The history of the Mount is a story of humanity and growth. From its inception, the University has been concerned about the welfare and fortune of individuals and communities, at home and abroad. Established by the Sisters of Charity in 1873, the Mount was one of the only institutions of higher education for women in Canada. At a time when women could not vote, the Mount provided an opportunity for women to learn and participate equally in society.
The original purpose of the academy was to train novices and young sisters as teachers, but the Sisters also recognized a need to educate other young women and therefore opened the academy to young women who lived in the city of Halifax.
By 1912, the Sisters recognized a need to offer greater opportunity through university education. In keeping with their progressive thinking, they immediately adopted a plan to establish a college for young women. To ensure that the education provided by the future college would be of the highest quality, Mother Mary Berchmans Walsh sent a number of Sisters to earn doctoral degrees at institutions such as Notre Dame, the Sorbonne, Fordham, and the Catholic University of America.
In 1925, through the efforts of such people as Dr. Mary Evaristus Moran, S.C., the Nova Scotia Legislature passed a bill granting a charter to Mount Saint Vincent College empowering it to grant its own degrees. With that, Mount Saint Vincent College became the only independent women’s college in the British Commonwealth. It offered degrees in Education, Nursing and Arts.
Sister Evaristus served as the first President (1925-1944) of Mount Saint Vincent College. She worked tirelessly for the development of the new college and for the young women who came to be educated there. When she became Superior General in 1944, Sister Maria Rosaria Gorman succeeded her as President.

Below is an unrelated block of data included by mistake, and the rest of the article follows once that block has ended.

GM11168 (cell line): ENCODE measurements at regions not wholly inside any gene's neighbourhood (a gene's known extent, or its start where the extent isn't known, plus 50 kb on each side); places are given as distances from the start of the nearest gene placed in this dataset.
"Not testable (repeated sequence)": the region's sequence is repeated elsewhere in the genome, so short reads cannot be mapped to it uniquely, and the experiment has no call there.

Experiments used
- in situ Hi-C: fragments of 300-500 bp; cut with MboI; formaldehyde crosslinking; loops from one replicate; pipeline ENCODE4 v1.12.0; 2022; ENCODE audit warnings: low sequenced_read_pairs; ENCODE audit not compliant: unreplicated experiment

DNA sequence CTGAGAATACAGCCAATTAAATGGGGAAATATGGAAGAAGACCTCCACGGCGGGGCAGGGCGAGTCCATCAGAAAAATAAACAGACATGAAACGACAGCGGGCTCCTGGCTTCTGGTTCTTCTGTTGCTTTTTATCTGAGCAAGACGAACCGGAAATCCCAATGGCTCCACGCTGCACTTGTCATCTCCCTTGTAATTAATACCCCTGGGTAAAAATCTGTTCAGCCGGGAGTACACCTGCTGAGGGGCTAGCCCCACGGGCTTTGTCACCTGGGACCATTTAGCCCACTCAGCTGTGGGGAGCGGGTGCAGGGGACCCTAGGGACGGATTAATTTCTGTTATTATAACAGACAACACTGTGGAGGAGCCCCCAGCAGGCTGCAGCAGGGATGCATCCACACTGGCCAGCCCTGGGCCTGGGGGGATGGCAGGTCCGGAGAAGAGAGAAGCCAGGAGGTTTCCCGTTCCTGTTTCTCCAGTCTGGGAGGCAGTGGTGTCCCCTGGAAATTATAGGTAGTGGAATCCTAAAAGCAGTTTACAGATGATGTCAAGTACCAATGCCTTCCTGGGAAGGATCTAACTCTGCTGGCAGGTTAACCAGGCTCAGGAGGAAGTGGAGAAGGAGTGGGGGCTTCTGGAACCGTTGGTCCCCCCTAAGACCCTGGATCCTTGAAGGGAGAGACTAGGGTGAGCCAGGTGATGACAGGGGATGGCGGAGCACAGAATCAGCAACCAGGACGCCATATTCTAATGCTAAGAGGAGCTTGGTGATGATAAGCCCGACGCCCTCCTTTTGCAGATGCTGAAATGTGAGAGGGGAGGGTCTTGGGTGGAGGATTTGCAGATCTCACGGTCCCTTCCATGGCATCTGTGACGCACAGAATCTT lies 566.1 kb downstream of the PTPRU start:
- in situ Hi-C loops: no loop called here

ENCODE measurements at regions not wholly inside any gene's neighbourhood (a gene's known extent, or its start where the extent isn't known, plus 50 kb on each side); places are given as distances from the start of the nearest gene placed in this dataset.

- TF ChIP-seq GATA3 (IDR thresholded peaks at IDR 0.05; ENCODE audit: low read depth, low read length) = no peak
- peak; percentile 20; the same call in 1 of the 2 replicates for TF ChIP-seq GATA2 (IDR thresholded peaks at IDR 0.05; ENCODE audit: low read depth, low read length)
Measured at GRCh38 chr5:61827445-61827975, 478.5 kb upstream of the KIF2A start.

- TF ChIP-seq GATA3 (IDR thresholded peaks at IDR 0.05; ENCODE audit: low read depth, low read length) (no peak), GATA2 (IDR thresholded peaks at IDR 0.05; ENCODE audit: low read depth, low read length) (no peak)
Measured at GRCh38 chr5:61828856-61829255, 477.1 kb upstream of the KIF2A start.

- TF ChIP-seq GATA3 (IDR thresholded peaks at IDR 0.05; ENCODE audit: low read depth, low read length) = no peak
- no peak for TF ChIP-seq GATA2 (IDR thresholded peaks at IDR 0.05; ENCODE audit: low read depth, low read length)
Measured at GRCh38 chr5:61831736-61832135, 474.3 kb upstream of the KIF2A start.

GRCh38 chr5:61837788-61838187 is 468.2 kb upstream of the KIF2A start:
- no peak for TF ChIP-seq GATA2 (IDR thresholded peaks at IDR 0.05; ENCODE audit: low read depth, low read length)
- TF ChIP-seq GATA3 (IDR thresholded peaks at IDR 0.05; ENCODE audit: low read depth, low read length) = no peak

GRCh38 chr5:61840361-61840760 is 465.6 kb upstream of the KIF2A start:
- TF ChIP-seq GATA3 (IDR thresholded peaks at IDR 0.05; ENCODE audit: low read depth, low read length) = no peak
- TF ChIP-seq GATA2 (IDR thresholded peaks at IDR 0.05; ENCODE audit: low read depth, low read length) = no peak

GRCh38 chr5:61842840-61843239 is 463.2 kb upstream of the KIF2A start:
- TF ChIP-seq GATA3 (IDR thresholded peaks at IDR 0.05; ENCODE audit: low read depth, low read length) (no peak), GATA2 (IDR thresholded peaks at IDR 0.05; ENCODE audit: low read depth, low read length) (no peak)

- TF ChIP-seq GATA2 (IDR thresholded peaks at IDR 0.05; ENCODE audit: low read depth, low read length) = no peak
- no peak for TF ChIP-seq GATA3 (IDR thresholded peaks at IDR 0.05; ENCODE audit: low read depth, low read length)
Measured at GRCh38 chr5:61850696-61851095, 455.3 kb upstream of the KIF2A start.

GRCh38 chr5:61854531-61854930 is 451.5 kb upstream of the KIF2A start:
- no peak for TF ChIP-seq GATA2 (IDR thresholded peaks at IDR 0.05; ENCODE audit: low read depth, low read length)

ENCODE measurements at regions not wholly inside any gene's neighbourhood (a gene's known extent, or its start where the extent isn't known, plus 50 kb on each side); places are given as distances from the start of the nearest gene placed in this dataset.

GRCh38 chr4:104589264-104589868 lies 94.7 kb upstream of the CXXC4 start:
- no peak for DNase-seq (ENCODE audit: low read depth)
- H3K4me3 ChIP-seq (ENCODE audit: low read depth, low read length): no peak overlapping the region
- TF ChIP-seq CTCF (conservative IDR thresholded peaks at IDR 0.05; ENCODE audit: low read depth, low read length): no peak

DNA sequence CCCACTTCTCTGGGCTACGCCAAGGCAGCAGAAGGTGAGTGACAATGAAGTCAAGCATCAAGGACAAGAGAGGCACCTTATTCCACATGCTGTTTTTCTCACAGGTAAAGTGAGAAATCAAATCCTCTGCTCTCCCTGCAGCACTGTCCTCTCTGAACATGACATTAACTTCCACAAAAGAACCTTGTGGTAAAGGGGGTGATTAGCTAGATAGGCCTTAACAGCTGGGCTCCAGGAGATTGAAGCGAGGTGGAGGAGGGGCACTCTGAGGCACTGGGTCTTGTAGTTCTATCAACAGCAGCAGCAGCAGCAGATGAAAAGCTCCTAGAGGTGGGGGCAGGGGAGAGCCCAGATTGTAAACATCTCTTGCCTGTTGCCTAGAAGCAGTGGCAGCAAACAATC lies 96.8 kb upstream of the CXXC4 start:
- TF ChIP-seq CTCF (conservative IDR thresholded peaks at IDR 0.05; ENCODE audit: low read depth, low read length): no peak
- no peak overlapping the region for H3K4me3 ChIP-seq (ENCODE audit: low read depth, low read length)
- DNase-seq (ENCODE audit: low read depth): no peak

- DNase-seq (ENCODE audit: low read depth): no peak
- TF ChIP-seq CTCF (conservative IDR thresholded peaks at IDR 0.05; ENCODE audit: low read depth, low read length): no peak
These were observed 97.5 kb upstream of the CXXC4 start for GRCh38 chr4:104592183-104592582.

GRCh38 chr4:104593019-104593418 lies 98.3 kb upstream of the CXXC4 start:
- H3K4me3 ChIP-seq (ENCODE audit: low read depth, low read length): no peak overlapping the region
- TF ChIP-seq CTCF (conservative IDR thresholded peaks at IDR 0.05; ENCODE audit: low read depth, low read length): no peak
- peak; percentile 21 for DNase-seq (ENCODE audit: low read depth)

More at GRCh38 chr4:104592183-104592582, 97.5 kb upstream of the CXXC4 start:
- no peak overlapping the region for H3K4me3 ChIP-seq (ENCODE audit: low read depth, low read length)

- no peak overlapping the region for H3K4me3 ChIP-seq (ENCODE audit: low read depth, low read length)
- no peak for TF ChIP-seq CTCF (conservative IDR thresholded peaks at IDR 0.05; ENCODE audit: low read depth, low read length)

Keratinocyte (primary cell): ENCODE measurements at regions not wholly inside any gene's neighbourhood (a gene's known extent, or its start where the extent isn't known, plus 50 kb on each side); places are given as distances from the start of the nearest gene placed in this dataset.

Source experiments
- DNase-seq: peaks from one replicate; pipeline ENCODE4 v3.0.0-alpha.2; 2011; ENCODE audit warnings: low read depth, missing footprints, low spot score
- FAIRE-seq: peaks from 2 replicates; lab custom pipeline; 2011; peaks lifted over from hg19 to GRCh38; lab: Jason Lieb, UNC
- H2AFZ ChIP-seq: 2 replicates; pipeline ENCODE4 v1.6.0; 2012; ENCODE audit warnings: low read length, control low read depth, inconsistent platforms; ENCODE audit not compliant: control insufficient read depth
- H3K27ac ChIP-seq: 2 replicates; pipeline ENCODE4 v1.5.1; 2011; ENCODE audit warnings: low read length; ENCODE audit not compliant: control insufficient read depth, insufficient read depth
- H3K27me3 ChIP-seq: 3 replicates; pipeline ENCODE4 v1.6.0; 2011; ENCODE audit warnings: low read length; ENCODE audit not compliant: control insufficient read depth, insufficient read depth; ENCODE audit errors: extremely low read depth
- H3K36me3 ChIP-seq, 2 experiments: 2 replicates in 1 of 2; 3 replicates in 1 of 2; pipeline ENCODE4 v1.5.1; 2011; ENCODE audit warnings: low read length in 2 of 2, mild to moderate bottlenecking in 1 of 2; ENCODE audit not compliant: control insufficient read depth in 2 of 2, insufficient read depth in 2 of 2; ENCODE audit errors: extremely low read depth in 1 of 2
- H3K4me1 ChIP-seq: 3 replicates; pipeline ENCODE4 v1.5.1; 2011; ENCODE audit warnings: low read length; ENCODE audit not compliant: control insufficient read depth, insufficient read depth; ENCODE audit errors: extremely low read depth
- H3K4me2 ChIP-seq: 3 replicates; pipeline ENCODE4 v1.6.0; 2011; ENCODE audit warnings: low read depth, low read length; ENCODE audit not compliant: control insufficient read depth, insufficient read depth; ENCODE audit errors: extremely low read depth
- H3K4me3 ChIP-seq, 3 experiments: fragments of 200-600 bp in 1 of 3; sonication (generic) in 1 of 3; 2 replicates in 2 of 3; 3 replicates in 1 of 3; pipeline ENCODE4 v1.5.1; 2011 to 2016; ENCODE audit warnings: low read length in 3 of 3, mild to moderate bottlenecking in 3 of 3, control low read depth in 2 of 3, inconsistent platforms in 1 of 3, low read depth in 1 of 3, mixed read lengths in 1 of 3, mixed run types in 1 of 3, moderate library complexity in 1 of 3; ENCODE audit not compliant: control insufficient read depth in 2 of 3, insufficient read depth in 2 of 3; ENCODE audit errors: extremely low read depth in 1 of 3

Sister Rosaria’s term as President (1944-1954) saw many significant changes in the college, particularly in its physical plant. A fire in January of 1951 completely destroyed the original Mount: Motherhouse, novitiate, academy and college. Students and Sisters were temporarily housed elsewhere in the city and classes were conducted in borrowed space. Fortunately, a new building had been started in 1949 and was ready by the Fall of 1951. This building, now recognized as Evaristus Hall, served as the only residence, administrative and academic facility until 1966. During these years, the Sisters carried the total financial responsibility for the operation of the college and provided the land and the funding required for the construction of Evaristus Hall. There were also changes made in program offerings during Sister Rosaria’s term. By 1951, degrees were offered in Arts, Secretarial Science, Music, Home Economics, Library Science, Nursing and Education.
Also in 1951, the first lay person was hired as a faculty member. Until then, the college had been staffed solely by Sisters, who until 1956 received no salaries other than minimal living expenses. In fact, even when salaries were recorded for the Sisters, all but living expenses were contributed back to the institution until 1973. Those who taught and worked at the institution were fully committed to its mission and to the young female students whom they served. It was because of this commitment and the fact that a large percentage of the college’s income came from contributed services that the institution was able to grow. At no other university would faculty members (Sisters, in this case) be found setting dining room tables, making beds, providing general housekeeping and maintenance, fixing clocks, and staffing the switchboard, in addition to carrying out regular teaching and research duties. Contributed services accounted for 35 per cent or more of the total income for the college until at least the mid-sixties.
As the Mount moves into its future, it is preparing to transform an academic environment that will ultimately transform lives. A recognized leader in Flexible Education, professional studies, traditional Arts and Sciences and applied research, the Mount is on the threshold of a future as vital as the ocean within its sightline. Building on its distinct features and esteemed history, the Mount will become an environment for transformative learning and a university with unparalleled social impact – at home, across the country, and overseas. It is these distinctive features that make the Mount unique in the post-secondary landscape and connect our past to our future.